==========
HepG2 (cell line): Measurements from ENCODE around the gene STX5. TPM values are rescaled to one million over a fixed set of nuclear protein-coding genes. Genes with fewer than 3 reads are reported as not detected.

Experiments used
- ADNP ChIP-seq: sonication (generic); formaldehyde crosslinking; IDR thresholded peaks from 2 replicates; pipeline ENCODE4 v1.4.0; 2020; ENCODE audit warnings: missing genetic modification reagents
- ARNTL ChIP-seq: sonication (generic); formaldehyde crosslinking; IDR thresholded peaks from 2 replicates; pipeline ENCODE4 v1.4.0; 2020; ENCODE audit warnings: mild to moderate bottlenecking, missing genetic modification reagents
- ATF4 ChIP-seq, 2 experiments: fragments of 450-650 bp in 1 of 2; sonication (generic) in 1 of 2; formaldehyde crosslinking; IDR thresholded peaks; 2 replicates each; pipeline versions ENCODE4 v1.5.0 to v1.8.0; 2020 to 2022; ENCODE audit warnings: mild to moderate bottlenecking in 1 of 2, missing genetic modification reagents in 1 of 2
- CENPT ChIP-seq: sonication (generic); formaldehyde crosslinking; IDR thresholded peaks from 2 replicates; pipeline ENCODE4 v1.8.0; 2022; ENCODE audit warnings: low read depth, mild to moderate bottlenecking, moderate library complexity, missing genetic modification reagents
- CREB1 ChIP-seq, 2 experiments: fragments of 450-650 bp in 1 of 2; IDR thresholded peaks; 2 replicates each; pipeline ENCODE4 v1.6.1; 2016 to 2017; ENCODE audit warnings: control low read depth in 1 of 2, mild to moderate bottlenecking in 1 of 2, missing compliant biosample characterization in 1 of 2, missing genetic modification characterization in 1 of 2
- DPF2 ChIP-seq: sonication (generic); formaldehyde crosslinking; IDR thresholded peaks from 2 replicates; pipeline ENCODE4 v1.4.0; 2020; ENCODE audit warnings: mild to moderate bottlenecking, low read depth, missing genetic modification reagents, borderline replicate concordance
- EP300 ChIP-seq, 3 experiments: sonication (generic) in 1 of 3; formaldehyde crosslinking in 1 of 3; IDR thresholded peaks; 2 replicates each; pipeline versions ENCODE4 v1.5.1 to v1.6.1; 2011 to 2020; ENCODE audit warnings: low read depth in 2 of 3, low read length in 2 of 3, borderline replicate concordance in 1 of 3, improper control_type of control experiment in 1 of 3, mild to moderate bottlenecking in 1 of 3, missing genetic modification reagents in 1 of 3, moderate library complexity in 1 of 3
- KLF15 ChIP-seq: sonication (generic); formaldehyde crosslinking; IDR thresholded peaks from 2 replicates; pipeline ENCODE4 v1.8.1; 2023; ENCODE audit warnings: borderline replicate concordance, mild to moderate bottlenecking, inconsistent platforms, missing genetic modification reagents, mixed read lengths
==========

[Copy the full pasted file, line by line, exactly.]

HepG2 (cell line): Measurements from ENCODE around the gene STX5. TPM values are rescaled to one million over a fixed set of nuclear protein-coding genes. Genes with fewer than 3 reads are reported as not detected.

Experiments used
- ADNP ChIP-seq: sonication (generic); formaldehyde crosslinking; IDR thresholded peaks from 2 replicates; pipeline ENCODE4 v1.4.0; 2020; ENCODE audit warnings: missing genetic modification reagents
- ARNTL ChIP-seq: sonication (generic); formaldehyde crosslinking; IDR thresholded peaks from 2 replicates; pipeline ENCODE4 v1.4.0; 2020; ENCODE audit warnings: mild to moderate bottlenecking, missing genetic modification reagents
- ATF4 ChIP-seq, 2 experiments: fragments of 450-650 bp in 1 of 2; sonication (generic) in 1 of 2; formaldehyde crosslinking; IDR thresholded peaks; 2 replicates each; pipeline versions ENCODE4 v1.5.0 to v1.8.0; 2020 to 2022; ENCODE audit warnings: mild to moderate bottlenecking in 1 of 2, missing genetic modification reagents in 1 of 2
- CENPT ChIP-seq: sonication (generic); formaldehyde crosslinking; IDR thresholded peaks from 2 replicates; pipeline ENCODE4 v1.8.0; 2022; ENCODE audit warnings: low read depth, mild to moderate bottlenecking, moderate library complexity, missing genetic modification reagents
- CREB1 ChIP-seq, 2 experiments: fragments of 450-650 bp in 1 of 2; IDR thresholded peaks; 2 replicates each; pipeline ENCODE4 v1.6.1; 2016 to 2017; ENCODE audit warnings: control low read depth in 1 of 2, mild to moderate bottlenecking in 1 of 2, missing compliant biosample characterization in 1 of 2, missing genetic modification characterization in 1 of 2
- DPF2 ChIP-seq: sonication (generic); formaldehyde crosslinking; IDR thresholded peaks from 2 replicates; pipeline ENCODE4 v1.4.0; 2020; ENCODE audit warnings: mild to moderate bottlenecking, low read depth, missing genetic modification reagents, borderline replicate concordance
- EP300 ChIP-seq, 3 experiments: sonication (generic) in 1 of 3; formaldehyde crosslinking in 1 of 3; IDR thresholded peaks; 2 replicates each; pipeline versions ENCODE4 v1.5.1 to v1.6.1; 2011 to 2020; ENCODE audit warnings: low read depth in 2 of 3, low read length in 2 of 3, borderline replicate concordance in 1 of 3, improper control_type of control experiment in 1 of 3, mild to moderate bottlenecking in 1 of 3, missing genetic modification reagents in 1 of 3, moderate library complexity in 1 of 3
- KLF15 ChIP-seq: sonication (generic); formaldehyde crosslinking; IDR thresholded peaks from 2 replicates; pipeline ENCODE4 v1.8.1; 2023; ENCODE audit warnings: borderline replicate concordance, mild to moderate bottlenecking, inconsistent platforms, missing genetic modification reagents, mixed read lengths